Under 18 Annapolis DUI Lawyer

It can be rare to see DUI charges for individuals under the age of 18 as it does not happen very often. The presumption is that anyone who is a juvenile would be charged with a DUI, and then their matter would be referred to juvenile courts. However, that is not always the case, as these matters can be bumped up to District Court if the state files to have it moved. A person’s attorney can try to get the case back into a juvenile setting, but there is no legal requirement that the DUI case be heard at juvenile court. Therefore, it is very difficult to know for certain where the case will go and how this will impact the outcome.

Because of the uncertainties concerning DUI offenses and minors in Annapolis, it is important to work with an experienced underage DUI attorney who can help to navigate the complicated legal process and best protect your son or daughter’s rights in their case.

Offenses Involving Minors

If a person is under 18, the juvenile court system is in place and they certainly would hope that the matter could stay there, but it does not have to. Furthermore, in terms of the administrative side, the DUI case would still certainly be with the MVA, making these types of penalties severe. However, regarding the criminal aspect, the case would generally go to the juvenile system.

The BAC level would also, as for anyone under the age of 21, would be reduced from 0.08 to 0.02, which is extremely strict. With regards to the penalties, the juvenile system is where a person should hope the matter will be decided. The BAC level required to prove influence does not differentiate further by age. In the case of a minor testing for a DUI, under 21 is under 21.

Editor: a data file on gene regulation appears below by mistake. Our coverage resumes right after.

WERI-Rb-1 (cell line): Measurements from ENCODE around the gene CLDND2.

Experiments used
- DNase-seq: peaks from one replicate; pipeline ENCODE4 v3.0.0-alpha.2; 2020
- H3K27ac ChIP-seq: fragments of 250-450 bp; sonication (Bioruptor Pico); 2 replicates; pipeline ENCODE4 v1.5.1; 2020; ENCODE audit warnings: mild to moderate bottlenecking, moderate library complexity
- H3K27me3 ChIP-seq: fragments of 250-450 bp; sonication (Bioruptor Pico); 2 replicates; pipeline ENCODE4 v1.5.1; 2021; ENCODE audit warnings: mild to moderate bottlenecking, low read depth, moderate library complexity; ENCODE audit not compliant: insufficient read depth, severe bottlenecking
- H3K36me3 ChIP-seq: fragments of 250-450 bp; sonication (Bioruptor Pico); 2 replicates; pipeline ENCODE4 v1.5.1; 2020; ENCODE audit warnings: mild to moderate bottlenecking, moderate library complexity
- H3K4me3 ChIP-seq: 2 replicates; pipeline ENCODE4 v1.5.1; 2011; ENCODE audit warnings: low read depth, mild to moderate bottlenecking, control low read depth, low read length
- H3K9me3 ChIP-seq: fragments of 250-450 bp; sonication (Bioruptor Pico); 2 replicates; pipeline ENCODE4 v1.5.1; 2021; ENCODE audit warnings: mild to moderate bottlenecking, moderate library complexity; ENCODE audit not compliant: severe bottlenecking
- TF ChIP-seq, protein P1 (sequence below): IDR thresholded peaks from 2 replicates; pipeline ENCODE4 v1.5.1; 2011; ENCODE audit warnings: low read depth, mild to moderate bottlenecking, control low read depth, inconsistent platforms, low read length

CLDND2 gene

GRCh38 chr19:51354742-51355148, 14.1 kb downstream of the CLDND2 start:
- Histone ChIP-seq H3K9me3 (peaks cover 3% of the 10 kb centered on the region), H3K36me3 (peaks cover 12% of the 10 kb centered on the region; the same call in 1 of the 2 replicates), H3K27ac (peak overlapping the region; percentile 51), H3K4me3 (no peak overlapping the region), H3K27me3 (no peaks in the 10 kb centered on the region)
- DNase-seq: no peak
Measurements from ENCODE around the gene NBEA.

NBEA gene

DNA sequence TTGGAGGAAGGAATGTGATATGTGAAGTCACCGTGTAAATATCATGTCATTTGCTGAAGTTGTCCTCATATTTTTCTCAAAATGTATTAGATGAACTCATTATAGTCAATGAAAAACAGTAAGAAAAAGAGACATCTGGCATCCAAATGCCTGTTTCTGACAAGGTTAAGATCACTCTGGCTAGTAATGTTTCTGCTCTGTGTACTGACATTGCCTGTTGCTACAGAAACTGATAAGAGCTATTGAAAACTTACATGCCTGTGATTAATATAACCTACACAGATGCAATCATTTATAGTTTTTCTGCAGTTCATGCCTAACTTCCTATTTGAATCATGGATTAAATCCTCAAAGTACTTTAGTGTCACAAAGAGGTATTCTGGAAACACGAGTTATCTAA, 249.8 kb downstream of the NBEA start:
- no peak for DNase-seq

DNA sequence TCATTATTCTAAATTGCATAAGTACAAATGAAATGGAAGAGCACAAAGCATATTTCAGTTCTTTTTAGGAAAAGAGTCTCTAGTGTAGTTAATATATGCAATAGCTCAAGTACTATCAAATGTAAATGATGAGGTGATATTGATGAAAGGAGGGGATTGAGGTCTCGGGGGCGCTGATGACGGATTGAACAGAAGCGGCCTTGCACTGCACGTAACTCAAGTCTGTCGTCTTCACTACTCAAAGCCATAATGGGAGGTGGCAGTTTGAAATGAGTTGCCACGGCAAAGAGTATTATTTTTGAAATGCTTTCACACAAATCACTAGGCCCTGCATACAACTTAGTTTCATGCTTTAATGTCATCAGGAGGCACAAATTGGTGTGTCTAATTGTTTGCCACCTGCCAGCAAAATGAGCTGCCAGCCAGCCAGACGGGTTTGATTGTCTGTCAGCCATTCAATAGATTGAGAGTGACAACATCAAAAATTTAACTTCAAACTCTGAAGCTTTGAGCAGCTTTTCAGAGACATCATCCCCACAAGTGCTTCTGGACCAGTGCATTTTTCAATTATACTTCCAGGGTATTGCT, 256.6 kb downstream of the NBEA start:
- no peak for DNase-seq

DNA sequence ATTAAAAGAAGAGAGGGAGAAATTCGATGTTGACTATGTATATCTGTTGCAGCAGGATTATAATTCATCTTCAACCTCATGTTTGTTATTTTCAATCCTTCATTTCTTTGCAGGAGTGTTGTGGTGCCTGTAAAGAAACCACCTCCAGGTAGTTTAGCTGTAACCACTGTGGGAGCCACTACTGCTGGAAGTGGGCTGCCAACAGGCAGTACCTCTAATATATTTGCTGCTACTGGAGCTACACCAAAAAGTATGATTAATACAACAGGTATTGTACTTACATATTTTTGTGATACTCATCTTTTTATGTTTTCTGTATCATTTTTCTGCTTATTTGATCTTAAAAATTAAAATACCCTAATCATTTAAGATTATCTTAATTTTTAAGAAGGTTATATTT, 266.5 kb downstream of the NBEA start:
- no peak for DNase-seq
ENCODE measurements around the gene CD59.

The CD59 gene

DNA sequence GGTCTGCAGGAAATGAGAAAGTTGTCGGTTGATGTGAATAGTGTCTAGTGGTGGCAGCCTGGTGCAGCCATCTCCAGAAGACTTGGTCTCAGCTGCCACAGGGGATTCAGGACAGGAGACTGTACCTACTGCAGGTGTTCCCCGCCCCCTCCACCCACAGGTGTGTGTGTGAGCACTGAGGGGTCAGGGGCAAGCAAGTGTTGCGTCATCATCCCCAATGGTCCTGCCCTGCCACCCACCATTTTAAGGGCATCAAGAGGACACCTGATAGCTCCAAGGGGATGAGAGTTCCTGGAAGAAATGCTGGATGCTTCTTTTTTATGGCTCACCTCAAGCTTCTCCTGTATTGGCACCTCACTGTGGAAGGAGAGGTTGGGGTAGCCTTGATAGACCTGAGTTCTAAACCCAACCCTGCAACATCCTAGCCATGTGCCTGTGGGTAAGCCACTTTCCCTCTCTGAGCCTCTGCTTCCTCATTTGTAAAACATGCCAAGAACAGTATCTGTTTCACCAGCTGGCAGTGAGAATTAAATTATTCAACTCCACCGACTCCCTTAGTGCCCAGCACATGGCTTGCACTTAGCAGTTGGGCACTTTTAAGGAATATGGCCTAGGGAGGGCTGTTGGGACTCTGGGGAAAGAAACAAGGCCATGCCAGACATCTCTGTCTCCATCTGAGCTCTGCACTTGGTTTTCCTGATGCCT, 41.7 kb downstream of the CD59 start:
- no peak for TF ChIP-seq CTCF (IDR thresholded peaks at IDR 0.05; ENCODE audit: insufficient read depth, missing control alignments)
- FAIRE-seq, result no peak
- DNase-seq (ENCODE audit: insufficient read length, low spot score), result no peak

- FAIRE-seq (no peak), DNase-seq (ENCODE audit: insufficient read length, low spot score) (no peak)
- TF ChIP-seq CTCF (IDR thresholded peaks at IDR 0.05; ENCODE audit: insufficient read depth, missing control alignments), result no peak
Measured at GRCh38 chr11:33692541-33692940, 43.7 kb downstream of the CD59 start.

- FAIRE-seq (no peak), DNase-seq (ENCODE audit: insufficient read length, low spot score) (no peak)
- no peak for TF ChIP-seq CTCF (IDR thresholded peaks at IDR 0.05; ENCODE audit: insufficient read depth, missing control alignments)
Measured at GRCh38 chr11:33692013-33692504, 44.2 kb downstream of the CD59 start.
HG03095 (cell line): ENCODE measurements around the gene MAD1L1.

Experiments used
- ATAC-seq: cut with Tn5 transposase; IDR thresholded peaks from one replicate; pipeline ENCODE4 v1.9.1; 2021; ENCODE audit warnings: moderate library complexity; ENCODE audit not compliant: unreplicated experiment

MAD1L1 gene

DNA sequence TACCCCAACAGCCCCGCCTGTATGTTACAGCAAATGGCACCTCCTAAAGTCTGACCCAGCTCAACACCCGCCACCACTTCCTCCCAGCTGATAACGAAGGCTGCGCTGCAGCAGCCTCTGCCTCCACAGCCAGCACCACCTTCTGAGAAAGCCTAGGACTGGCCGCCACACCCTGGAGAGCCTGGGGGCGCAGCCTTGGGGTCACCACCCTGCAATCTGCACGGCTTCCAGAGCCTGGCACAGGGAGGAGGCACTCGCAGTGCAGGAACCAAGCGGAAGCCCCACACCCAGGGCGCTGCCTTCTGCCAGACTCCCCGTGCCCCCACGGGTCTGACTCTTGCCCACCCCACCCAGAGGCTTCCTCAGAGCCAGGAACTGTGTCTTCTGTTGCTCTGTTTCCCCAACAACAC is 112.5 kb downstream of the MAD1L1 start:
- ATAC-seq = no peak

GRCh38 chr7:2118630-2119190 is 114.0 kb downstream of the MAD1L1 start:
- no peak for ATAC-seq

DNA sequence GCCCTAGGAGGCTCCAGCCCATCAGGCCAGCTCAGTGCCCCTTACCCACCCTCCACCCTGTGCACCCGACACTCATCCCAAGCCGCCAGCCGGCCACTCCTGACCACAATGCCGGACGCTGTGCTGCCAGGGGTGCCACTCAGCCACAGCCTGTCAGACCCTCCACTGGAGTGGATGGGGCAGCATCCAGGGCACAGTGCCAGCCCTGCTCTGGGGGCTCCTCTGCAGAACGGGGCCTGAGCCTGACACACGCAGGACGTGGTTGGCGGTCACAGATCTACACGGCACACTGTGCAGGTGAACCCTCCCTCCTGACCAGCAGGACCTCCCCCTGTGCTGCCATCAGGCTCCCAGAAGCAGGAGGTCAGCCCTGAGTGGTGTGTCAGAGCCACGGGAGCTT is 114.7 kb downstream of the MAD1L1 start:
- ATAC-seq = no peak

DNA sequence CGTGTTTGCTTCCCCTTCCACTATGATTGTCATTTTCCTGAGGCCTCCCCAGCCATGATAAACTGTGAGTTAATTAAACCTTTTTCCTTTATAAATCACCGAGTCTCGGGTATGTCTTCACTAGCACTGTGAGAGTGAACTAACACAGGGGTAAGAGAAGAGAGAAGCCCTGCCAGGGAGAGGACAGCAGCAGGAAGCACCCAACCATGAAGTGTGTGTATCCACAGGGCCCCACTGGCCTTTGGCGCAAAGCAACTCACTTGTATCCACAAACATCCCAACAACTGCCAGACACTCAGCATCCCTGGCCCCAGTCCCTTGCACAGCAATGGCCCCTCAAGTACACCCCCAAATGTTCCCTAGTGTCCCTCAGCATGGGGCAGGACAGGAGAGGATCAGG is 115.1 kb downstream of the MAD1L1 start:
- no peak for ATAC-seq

Process of Arrest

The process for a person getting a DUI in Annapolis under the age of 18 is the same process that anyone under the age of 21 would go through. As far as the vehicle stop goes, including the officer’s investigation of the individual as well as the standard field sobriety test, all of these things similarly come into play. Every aspect of the DUI case is going to be the same, and all of the evidence that needs to be collected or observed by the officer remains the same.

However, the expectation that the juvenile system has a lighter hand is misguided. Cases are still heard in front of a magistrate judge who has just as much power to put a person in jail as a regular judge. The presumption is that there will be a lot of options of community service and outreach programs, and there will be. However, the timeline for the duration of these programs can certainly be greater for juvenile courts than in regular courts.

Court Treatment

Minors are not afforded any administrative protection, except for the fact that juvenile cases can be sealed records. However, in a lot of ways, judges in juvenile courts will try to send even stronger messages and impose even stricter penalties.